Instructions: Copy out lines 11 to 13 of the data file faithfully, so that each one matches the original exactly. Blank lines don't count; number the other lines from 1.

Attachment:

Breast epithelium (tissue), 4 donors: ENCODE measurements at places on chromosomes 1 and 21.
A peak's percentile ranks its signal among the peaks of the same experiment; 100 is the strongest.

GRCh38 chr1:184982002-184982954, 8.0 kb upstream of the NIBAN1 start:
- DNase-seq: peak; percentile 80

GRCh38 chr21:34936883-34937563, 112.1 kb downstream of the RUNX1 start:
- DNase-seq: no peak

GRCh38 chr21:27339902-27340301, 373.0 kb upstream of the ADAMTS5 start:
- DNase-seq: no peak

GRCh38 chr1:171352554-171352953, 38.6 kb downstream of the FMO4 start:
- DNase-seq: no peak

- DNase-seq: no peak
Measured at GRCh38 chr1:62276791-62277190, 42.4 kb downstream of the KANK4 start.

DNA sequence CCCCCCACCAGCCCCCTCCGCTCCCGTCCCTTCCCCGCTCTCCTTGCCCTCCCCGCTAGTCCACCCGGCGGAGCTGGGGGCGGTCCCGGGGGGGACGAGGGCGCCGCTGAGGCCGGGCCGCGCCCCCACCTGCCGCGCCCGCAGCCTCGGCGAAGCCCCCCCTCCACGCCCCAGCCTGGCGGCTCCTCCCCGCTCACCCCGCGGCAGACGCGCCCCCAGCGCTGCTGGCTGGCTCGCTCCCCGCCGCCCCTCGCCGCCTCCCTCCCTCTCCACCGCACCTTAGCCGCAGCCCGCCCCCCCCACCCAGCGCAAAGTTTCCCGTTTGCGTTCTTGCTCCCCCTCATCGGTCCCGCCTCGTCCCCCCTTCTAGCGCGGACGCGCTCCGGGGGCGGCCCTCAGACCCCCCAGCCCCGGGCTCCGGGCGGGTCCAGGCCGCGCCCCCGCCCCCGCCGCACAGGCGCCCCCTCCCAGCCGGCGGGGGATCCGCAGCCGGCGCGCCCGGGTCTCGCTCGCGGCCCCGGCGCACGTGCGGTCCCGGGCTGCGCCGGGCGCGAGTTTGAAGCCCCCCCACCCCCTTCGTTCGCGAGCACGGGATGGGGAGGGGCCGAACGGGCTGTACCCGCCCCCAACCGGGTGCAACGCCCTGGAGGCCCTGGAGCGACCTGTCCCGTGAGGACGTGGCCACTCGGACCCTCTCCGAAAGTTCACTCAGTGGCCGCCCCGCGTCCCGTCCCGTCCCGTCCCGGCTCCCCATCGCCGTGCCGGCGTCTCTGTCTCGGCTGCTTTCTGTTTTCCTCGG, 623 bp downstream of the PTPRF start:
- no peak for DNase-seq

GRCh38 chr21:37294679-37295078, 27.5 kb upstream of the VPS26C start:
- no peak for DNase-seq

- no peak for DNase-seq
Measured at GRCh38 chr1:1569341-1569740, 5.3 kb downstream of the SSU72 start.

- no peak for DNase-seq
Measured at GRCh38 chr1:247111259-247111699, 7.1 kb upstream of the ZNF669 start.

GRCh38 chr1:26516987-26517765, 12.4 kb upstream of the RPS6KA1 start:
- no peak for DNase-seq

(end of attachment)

- DNase-seq: no peak
Measured at GRCh38 chr1:62276791-62277190, 42.4 kb downstream of the KANK4 start.

DNA sequence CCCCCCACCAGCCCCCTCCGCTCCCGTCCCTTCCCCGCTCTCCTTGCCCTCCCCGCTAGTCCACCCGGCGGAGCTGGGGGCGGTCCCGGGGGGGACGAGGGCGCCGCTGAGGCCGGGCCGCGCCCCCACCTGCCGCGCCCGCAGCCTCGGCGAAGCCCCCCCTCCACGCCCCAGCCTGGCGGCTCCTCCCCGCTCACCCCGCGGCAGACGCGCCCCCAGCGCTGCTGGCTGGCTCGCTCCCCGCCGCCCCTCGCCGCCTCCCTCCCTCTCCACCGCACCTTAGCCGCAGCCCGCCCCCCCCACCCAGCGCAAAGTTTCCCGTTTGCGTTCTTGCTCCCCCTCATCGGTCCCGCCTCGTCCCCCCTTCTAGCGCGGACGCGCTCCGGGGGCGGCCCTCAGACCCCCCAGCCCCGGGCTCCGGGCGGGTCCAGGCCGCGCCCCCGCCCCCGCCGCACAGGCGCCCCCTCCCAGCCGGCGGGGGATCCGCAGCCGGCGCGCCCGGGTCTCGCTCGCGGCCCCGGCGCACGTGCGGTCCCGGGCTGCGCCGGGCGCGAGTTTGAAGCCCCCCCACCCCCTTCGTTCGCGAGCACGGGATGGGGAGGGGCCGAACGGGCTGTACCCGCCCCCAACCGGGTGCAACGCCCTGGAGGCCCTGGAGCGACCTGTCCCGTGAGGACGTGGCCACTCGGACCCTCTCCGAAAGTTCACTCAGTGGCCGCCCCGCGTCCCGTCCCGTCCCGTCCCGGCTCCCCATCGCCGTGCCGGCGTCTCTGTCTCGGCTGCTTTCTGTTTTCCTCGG, 623 bp downstream of the PTPRF start: